Beyond the Underground: Aunt Harriet, Moses of Her People
Beyond The Underground
Joyce Stokes Jones learned that she was related to Harriet Tubman as a young girl growing up in Auburn, New York in the 1930’s. As an adult, she realized that her grandparents, parents, aunts and uncles actually knew Tubman, the Moses of Her People. Interviewing her relatives was not enough. Jones wanted to know more. She wanted to know exactly how she was related to Harriet Tubman. She needed to know whether her great grandmother, Ann Marie Ross Stewart Elliott, was the sister or niece of Harriet Tubman.
Her research took her as far south as Maryland, as far north as St. Catharines, Ontario, Canada, and to Ghana, West Africa. She met with the descendants of former slave masters. She left no stone unturned until she was satisfied that she was able to create a tapestry of the lives of the Green Ross Tubman Stewart Gaskin Stokes lineage that revealed a story never told before.
While she set out to document her findings for her children and their children, she later thought that others might want to know what she found. Thus, the makings of a book were born.
Beyond the Underground: Aunt Harriet, Moses of Her People begins with the remembrances of a young black girl who frequented the Booker T. Washington Community Center in Cayuga County, New York; delves into the memories of her grandmother, Mary Elliott Gaskin; discloses a new discovery about Harriet’s nephew in- law, Thomas Elliott (renown escaped slave); and reveals that Harriet Tubman’s grandmother, Modesty, was a slave on the Eastern Shore of Maryland who gave birth to the daughter of a white man. The daughter, named Henrietta Green, would become Harriet Ross Tubman’s mother. It answers the long sought question about Ann Marie Ross Stewart Elliott.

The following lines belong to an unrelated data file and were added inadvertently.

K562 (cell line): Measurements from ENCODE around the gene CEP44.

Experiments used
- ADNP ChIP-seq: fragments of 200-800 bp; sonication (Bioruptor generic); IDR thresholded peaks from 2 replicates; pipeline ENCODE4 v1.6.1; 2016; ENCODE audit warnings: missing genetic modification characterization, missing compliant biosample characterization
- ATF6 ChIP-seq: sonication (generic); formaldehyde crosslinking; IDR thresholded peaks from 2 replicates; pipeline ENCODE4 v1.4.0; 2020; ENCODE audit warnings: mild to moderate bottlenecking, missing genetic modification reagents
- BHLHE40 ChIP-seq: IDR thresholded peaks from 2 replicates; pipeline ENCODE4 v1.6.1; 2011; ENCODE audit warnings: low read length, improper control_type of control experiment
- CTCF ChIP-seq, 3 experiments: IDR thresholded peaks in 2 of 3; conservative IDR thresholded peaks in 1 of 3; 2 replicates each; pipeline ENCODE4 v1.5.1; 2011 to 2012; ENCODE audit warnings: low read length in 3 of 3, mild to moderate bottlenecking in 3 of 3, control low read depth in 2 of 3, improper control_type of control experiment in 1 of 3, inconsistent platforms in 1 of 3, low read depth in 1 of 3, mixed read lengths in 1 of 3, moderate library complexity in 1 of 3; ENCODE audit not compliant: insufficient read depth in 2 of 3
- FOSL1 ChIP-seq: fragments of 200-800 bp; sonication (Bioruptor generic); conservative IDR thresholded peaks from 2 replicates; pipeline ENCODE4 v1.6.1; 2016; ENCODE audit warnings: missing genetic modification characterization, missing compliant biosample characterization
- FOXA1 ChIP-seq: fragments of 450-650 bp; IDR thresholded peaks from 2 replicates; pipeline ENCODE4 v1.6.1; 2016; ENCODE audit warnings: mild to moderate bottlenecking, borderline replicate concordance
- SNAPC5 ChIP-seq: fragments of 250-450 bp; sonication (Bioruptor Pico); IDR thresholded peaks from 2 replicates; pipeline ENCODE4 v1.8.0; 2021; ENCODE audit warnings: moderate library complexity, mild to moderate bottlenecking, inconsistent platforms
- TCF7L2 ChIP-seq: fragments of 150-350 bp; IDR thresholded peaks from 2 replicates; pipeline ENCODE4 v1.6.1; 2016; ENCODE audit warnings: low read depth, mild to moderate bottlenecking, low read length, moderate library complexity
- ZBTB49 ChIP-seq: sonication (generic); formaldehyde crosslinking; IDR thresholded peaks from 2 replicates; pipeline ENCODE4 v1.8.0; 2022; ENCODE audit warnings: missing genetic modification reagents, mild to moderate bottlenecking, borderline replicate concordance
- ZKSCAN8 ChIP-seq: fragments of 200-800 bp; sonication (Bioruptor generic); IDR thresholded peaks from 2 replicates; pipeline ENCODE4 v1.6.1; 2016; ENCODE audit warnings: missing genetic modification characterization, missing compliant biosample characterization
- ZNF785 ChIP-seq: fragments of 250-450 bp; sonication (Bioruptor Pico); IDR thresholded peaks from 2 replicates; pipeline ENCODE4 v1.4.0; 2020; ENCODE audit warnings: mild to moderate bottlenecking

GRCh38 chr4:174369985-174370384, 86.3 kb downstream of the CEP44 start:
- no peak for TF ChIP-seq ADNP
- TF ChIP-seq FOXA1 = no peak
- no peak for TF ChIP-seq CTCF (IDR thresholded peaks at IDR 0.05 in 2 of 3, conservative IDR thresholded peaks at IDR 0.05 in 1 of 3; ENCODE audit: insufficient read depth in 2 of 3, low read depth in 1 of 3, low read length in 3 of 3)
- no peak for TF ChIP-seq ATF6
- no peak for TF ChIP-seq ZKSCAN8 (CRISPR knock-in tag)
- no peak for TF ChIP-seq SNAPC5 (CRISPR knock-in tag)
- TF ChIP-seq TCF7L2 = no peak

The saga tells the story of seven generations of women of African descent tied by bloodline to Harriet Tubman. Harriet, herself, is showcased as an ordinary woman who did extraordinary things. Tubman was an abolitionist, liberator, and humanitarian whose service to others was a testament to her values of commitment to faith, family, fortitude and freedom.
This book is the authors’ tribute to their Aunt Harriet and all of those who came before them, upon whose shoulders their freedom was won.